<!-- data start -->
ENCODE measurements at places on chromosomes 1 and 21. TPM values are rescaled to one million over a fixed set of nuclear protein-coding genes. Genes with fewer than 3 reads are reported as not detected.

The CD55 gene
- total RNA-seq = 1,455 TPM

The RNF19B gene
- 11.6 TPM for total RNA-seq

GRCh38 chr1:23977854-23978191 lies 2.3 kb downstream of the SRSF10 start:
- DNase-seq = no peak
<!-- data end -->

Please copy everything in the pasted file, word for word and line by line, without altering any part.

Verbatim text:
ENCODE measurements at places on chromosomes 1 and 21. TPM values are rescaled to one million over a fixed set of nuclear protein-coding genes. Genes with fewer than 3 reads are reported as not detected.

The CD55 gene
- total RNA-seq = 1,455 TPM

The RNF19B gene
- 11.6 TPM for total RNA-seq

GRCh38 chr1:23977854-23978191 lies 2.3 kb downstream of the SRSF10 start:
- DNase-seq = no peak